Building regulations control
Several members have written about diferent aspects of such control. Ian Anderson has written at length, drawing on his experience of checking calculations. Working for the
local authority he found that authorities in his neighbourhood varied very considerably in their capabilities and staff numbers, with budgets often inadequate. Problem areas include calculations, often prepared by inexperienced persons who rely on the local authority to identify possible errors. Basic concepts are too frequently ignored. Loft conversions are often carried out with little awareness that the walls being removed also assist overall stability and, in the case of terraces, the last house in the terrace may require framing to avoid creating a mechanism. Steel beams were often assumed to have their top flange fully restrained without any connections to the supported pool; and floors are assumed to provide diaphragm action without any supporting evidence. Too frequently single members are calculated with no assessment of the interaction of a structure in total. Walls are taken on trust with no wind calculations provided and even tall boundary walls are frequently left unchecked. Mr Anderson continues:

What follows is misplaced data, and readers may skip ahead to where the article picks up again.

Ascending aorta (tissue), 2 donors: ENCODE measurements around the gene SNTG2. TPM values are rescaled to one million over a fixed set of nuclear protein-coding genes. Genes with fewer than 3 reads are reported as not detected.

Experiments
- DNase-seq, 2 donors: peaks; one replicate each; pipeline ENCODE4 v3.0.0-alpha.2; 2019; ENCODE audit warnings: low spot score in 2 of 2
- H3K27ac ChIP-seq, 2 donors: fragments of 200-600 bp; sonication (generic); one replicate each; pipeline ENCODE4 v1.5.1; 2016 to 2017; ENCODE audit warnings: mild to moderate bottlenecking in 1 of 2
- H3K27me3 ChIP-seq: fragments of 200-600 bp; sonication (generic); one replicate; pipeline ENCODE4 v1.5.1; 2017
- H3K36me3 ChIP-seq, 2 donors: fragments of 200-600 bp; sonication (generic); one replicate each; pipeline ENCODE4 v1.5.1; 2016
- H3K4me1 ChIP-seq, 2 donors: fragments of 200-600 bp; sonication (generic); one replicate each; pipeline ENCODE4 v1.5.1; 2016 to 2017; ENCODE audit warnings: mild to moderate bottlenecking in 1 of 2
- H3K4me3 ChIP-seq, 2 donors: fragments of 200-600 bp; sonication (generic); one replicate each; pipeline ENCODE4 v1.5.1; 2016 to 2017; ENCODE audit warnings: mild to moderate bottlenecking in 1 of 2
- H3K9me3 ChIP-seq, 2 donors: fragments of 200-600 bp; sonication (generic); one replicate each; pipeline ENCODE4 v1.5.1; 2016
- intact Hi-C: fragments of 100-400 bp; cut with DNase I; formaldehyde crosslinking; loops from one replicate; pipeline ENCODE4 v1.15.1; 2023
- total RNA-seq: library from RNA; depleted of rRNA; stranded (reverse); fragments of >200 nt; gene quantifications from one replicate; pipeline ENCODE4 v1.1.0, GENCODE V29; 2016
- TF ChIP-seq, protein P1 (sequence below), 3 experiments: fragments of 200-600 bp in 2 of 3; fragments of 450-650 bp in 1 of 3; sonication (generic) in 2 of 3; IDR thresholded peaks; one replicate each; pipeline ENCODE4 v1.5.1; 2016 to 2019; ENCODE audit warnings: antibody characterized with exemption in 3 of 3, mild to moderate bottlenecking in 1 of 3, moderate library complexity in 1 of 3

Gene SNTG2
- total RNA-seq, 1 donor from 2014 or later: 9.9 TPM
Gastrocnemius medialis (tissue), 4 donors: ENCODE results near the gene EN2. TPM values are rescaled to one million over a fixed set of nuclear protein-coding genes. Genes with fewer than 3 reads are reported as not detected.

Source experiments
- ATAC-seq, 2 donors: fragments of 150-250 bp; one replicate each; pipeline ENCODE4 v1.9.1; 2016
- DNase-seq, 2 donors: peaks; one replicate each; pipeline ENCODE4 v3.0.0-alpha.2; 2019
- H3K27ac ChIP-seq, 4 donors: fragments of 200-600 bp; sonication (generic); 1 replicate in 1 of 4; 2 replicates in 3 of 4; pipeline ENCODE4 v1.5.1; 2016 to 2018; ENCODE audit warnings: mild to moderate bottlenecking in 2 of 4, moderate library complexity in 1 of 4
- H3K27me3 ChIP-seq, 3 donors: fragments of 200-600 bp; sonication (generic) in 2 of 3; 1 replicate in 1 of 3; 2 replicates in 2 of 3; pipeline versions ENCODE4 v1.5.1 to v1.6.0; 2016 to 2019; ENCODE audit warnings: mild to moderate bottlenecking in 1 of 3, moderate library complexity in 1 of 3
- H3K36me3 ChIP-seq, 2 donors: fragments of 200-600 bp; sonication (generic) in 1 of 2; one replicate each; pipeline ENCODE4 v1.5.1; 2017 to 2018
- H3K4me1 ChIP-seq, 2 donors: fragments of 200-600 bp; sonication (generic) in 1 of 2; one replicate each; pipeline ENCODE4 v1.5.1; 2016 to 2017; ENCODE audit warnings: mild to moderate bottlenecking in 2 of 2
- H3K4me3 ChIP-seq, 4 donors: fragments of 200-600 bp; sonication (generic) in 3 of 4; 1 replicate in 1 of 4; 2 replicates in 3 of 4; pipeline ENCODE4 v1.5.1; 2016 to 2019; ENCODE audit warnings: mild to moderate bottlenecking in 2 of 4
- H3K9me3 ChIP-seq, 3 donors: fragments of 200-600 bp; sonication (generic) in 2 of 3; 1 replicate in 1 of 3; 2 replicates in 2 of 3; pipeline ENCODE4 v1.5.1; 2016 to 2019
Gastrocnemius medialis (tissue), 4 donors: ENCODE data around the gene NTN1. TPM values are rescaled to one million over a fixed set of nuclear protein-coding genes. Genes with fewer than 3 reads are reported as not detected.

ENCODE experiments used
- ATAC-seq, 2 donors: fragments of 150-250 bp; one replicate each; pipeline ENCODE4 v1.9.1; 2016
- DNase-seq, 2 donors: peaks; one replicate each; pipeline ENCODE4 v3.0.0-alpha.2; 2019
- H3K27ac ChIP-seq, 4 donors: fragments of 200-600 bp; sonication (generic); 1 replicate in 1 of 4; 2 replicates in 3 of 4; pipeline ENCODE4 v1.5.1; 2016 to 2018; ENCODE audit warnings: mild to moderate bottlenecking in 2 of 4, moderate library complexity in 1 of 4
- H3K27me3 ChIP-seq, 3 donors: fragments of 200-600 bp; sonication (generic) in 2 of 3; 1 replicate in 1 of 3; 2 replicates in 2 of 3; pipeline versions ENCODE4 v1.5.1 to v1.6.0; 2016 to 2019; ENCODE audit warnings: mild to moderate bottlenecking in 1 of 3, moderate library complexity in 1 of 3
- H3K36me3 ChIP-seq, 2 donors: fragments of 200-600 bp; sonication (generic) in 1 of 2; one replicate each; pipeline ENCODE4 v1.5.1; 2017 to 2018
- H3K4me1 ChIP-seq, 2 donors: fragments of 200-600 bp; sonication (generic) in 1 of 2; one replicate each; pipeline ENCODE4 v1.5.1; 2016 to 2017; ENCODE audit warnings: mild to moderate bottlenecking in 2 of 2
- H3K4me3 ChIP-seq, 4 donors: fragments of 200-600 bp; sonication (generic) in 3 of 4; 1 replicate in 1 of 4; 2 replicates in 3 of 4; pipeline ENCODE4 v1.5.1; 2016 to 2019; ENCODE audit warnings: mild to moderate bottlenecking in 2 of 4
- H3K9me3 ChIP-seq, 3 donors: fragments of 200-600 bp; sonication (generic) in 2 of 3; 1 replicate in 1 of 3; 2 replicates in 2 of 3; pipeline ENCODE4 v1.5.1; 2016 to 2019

The subject of design certificates came up as a solution to minimise costs of checking, but the problems of professional indemnity insurance and quality assurance have yet to be ironed out both for designers submitting calcs and for the local authority who takes responsibility for approval.